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<h1 style="text-decoration: underline">nedtries v1.01 RC2 (?)</h1>
<h2 style="text-decoration: none;">by Niall Douglas</h2>
<p>Web site: <a href="http://www.nedprod.com/programs/portable/nedtries/">http://www.nedprod.com/programs/portable/nedtries/</a></p>
<hr /></div>
<p>Enclosed is nedtries, an in-place bitwise binary Fredkin trie algorithm which allows for near
constant time insertions, deletions, finds,
<span style="text-decoration: underline"> <strong>closest fit finds</strong></span> and iteration. On
modern hardware it is approximately 50-100% faster than red-black binary trees, it
handily beats even the venerable O(1) hash table for less than 3000 objects and
it is barely slower than the hash table for 10000 objects. Past 10000 objects
you probably ought to use a hash table though.</p>
<p>It is licensed under the
<a href="http://www.boost.org/LICENSE_1_0.txt" target="_blank">Boost Software License</a>
which basically means you can do anything you like with it. Commercial support is
available from <a href="http://www.nedproductions.biz/" target="_blank">ned
Productions Limited</a>.</p>
<p>Its advantages over other algorithms are sizeable:</p>
<ol>
<li>It has all the advantages of red-black trees such as nearest-fit finds
(i.e. find the item which is the closest to the search term) without
anything like the impact on memory bandwidth as red-black trees (i.e. it
scales far better with memory pressure than red-black trees).</li>
<li>It doesn&#39;t require dynamic memory like hash tables, so it can be used in
a bounded environment such as a bootstrapper or a tiny embedded systems
kernel. It is also a lot faster than hash tables for less than a few
thousand items.</li>
<li>Unlike either red-black trees or most hash tables, nedtries can store as
many items with identical keys as you like.</li>
<li>Its performance is nearly perfectly stable over time and number of
contents N with a worst case complexity of O(M) following a mostly linear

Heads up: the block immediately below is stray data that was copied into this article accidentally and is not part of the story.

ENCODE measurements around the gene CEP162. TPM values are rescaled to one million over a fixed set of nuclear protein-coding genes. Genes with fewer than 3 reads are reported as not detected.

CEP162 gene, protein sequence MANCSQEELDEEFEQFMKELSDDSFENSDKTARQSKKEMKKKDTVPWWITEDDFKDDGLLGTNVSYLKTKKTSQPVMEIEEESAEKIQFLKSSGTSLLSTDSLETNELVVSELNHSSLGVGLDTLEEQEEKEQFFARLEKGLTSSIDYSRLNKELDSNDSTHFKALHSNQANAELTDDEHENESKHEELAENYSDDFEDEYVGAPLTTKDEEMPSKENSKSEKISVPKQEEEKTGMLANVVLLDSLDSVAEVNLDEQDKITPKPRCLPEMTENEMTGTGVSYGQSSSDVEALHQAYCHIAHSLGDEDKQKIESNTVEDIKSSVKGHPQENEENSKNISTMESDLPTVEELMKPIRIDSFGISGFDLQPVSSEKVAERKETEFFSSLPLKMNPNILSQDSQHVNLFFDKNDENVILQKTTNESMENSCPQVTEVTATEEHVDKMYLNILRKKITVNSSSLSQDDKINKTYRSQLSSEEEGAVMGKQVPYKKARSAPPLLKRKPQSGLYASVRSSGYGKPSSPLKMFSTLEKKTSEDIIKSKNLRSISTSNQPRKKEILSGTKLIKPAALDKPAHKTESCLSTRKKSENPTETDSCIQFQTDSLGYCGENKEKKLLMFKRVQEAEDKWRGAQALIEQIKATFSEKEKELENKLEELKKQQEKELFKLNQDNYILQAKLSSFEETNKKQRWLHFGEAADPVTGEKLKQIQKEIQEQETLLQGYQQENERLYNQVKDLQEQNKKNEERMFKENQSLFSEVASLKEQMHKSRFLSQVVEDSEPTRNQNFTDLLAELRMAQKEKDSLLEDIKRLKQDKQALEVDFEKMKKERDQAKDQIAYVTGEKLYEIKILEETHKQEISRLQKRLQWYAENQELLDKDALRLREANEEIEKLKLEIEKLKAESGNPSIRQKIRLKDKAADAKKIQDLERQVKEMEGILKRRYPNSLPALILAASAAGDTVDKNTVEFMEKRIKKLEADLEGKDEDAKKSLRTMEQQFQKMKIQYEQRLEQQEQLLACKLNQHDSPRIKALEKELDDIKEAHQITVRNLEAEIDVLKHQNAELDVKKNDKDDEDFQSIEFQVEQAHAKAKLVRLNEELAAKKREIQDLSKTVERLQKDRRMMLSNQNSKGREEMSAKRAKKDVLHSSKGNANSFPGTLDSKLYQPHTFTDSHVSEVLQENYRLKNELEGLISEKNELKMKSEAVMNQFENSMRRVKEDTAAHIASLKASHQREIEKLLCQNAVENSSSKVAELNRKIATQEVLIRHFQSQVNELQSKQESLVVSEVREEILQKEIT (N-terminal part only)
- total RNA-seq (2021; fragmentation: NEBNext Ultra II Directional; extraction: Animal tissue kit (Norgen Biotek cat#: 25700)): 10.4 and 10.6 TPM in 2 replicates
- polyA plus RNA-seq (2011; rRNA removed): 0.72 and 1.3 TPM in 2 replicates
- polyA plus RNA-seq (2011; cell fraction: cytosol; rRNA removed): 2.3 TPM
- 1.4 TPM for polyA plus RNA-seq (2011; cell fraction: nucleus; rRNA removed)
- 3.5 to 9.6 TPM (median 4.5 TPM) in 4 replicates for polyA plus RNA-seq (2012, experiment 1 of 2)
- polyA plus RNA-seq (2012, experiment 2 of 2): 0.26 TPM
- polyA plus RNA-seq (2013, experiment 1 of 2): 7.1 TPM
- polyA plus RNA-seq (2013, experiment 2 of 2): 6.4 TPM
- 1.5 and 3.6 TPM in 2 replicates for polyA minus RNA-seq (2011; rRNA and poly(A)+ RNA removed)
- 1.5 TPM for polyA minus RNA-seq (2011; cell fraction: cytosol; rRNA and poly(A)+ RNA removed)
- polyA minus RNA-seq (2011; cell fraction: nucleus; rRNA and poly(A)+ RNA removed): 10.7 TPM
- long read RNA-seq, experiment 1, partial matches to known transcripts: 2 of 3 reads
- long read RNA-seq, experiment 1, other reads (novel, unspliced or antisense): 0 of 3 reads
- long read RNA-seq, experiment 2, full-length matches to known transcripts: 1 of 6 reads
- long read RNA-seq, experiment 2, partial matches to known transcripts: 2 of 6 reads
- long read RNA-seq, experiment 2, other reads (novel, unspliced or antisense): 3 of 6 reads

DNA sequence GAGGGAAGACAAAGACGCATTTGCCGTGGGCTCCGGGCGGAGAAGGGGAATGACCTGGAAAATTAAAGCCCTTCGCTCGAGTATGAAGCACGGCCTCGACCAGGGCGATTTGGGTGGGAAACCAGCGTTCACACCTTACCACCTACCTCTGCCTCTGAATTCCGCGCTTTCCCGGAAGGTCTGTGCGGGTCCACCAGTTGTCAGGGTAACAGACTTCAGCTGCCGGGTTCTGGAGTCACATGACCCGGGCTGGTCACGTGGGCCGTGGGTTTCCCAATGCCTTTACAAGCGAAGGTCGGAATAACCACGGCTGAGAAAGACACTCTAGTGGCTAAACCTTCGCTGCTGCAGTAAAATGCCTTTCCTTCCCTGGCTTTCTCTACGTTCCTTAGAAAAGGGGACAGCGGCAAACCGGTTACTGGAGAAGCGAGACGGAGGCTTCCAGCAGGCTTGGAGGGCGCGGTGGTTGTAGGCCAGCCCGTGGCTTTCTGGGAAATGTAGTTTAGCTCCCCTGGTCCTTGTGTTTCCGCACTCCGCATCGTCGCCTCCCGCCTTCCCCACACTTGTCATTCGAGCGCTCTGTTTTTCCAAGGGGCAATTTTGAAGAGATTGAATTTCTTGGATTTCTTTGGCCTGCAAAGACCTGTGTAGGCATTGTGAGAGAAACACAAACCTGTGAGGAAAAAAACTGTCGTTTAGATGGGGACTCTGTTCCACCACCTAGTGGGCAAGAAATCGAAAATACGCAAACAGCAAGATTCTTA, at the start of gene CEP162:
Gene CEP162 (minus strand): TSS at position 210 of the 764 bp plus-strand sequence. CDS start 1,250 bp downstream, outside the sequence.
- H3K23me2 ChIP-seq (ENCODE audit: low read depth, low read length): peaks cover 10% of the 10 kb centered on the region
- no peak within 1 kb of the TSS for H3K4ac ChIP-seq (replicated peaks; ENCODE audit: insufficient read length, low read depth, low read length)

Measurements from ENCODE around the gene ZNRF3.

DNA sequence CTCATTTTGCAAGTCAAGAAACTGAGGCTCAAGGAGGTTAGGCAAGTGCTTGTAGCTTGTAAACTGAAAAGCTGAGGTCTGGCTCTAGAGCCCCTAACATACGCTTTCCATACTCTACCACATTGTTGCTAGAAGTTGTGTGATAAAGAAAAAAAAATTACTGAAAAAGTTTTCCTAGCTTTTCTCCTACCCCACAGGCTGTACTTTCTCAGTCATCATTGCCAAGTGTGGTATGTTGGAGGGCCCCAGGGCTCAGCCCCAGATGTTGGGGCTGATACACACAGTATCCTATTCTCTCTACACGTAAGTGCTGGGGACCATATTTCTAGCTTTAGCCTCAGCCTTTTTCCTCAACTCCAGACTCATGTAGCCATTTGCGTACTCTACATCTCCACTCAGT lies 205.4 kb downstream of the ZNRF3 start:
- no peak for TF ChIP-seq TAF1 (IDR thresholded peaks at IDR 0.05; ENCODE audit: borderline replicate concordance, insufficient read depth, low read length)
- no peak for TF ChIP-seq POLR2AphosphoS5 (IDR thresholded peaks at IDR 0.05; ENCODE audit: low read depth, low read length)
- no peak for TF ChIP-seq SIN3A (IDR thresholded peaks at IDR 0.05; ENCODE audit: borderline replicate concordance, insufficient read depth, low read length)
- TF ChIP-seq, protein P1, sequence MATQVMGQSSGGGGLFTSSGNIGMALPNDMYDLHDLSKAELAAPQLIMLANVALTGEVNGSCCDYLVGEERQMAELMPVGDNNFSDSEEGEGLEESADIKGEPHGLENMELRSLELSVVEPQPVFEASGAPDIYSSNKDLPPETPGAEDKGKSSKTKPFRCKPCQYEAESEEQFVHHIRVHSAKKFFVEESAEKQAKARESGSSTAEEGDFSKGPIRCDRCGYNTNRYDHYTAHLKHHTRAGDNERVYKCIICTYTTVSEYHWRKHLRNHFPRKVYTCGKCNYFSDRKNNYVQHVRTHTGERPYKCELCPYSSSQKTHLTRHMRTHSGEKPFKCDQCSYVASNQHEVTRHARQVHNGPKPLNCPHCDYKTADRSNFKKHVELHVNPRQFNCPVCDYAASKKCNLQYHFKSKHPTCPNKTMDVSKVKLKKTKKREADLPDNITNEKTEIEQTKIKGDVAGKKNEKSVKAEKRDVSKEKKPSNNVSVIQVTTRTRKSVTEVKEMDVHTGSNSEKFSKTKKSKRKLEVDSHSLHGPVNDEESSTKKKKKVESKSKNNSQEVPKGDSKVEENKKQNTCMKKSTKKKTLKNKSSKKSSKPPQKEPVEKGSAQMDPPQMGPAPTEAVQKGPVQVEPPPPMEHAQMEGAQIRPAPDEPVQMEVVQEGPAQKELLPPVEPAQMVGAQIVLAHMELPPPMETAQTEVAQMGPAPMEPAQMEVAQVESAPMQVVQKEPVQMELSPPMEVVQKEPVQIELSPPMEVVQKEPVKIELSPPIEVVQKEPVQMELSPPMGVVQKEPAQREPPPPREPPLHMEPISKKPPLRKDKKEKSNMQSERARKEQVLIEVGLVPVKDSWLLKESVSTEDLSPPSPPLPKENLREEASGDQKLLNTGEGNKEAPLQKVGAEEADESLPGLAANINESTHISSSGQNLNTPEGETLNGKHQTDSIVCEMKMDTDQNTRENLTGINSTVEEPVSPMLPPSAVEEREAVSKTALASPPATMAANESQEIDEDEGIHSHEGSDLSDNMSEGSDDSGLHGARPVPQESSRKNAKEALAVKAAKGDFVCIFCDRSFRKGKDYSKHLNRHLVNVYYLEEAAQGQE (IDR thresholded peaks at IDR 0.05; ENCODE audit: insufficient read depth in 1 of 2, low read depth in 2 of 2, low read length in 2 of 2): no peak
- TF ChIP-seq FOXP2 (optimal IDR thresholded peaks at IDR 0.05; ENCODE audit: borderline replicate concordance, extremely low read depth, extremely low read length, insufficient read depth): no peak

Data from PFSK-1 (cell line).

degradation with increasing M average where 1 &lt;= M &lt;= 8*sizeof(void *). M is a measure
of the entropy between differing keys, so where keys are very similar at the
bit level M is
higher than where keys are very dissimilar.</li>
<li>Its complexities for find and insert are identical, whereas for deletion
it is slightly more constant. Unlike almost any other algorithm, bitwise binary tries
have nearly identical real world speeds for ALL its operations rather than
being fast at one thing but slow at the others. In other words, if your code
equally inserts, deletes and finds with no preference for which then <span style="text-decoration: underline">this algorithm will beat all others
in the general purpose situation</span>.</li>
</ol>
<p>Its primary disadvantage is that it can only key upon a size_t (i.e. the size
of a void *), so it cannot make use of an arbitrarily large key like a hash
table can (though of course one could hash the large key into a size_t sized
key). It also runs fastest when the key is as unique as possible, so if you wish
to replace a red-black tree which has a complex left-right comparison function
which cannot be converted into a stable size_t value then you will need to stick
with red-black trees. In other words, it is ideal when you are keying on pointer
sized keys where each item has a definitive non-changing key.</p>
<p>In short, <strong>if
you are not already using bitwise tries then you probably ought to be!</strong>
Read on for how to add them to your software.</p>
<div><center>
<img alt="Bitwise Trees Scaling" height="25%" src="images/BitwiseTreesScaling.png" width="25%" /><img alt="Red Black Trees Scaling" height="25%" src="images/RedBlackTreesScaling.png" width="25%" /><img alt="Hash Table Scaling" height="25%" src="images/HashTableScaling.png" width="25%" /></center></div>
<h2><a name="implementation">A. Implementation:</a></h2>
<p>The source makes use of C macros on C and C++ templates on C++ - therefore,
unlike typical C-macro-based algorithms it is easy to debug and in fact, the improved
metadata specified by the templates lets a modern C++ compiler produce 5-15%
faster code through PGO guided selective inlining. The code is 100% standard C and C++, so it should run on any
platform or architecture though you <em>may</em> need to implement your own nedtriebitscanr()
function if you&#39;re not using GCC nor MSVC and want to keep performance high. If
you are building debug, NEDTRIEDEBUG is by default turned on: this causes a
complete state validation check to be performed after each and every change to
the trie which tends to be very good at catching bugs early, but can make debug
builds a little slow.</p>
<p>So what is &quot;an in-place bitwise binary Fredkin trie algorithm&quot; then?
Well you ought to start by reading and fully digesting
<a href="http://en.wikipedia.org/wiki/Trie" target="_blank">the Wikipedia page
on Fredkin tries</a> as what comes won&#39;t make much sense otherwise. The
Wikipedia page describes a non-inplace trie which uses dynamic memory to store
each consecutive non-differing section of a string, and indeed this is how tries